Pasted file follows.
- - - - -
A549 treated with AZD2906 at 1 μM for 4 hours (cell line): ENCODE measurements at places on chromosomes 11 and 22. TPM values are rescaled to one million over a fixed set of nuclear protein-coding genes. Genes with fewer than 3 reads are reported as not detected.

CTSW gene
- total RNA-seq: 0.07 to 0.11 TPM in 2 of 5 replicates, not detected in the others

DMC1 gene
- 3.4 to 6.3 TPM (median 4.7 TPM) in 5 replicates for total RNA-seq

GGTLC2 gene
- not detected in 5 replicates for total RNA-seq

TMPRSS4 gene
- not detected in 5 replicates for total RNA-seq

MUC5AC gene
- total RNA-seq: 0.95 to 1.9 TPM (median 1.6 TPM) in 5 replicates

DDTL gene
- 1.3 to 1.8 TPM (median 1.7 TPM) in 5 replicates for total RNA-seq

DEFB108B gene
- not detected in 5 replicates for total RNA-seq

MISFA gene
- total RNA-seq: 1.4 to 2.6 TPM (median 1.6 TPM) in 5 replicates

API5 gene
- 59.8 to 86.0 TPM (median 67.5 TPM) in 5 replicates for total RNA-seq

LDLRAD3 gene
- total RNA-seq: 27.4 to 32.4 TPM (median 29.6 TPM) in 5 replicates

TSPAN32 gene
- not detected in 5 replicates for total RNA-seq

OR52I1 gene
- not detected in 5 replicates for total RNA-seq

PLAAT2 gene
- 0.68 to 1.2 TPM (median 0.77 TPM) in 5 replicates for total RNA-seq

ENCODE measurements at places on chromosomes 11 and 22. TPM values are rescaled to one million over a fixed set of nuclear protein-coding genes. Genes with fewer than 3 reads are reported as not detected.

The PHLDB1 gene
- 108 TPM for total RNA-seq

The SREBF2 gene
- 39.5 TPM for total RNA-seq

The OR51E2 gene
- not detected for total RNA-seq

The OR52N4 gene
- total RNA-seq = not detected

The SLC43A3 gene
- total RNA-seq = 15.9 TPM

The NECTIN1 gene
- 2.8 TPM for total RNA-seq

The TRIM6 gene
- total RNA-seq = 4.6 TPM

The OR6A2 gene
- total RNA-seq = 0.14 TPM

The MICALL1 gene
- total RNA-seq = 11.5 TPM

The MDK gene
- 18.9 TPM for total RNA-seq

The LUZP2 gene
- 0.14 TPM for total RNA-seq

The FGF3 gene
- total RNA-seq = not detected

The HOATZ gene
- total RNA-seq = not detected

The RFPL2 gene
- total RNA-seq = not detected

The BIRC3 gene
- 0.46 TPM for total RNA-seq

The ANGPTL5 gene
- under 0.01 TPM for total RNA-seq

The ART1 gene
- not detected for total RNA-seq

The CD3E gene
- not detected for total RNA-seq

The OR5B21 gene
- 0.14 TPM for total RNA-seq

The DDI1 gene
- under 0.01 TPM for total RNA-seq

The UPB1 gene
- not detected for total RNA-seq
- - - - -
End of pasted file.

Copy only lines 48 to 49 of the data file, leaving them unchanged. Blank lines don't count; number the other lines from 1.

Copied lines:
- 18.9 TPM for total RNA-seq

The LUZP2 gene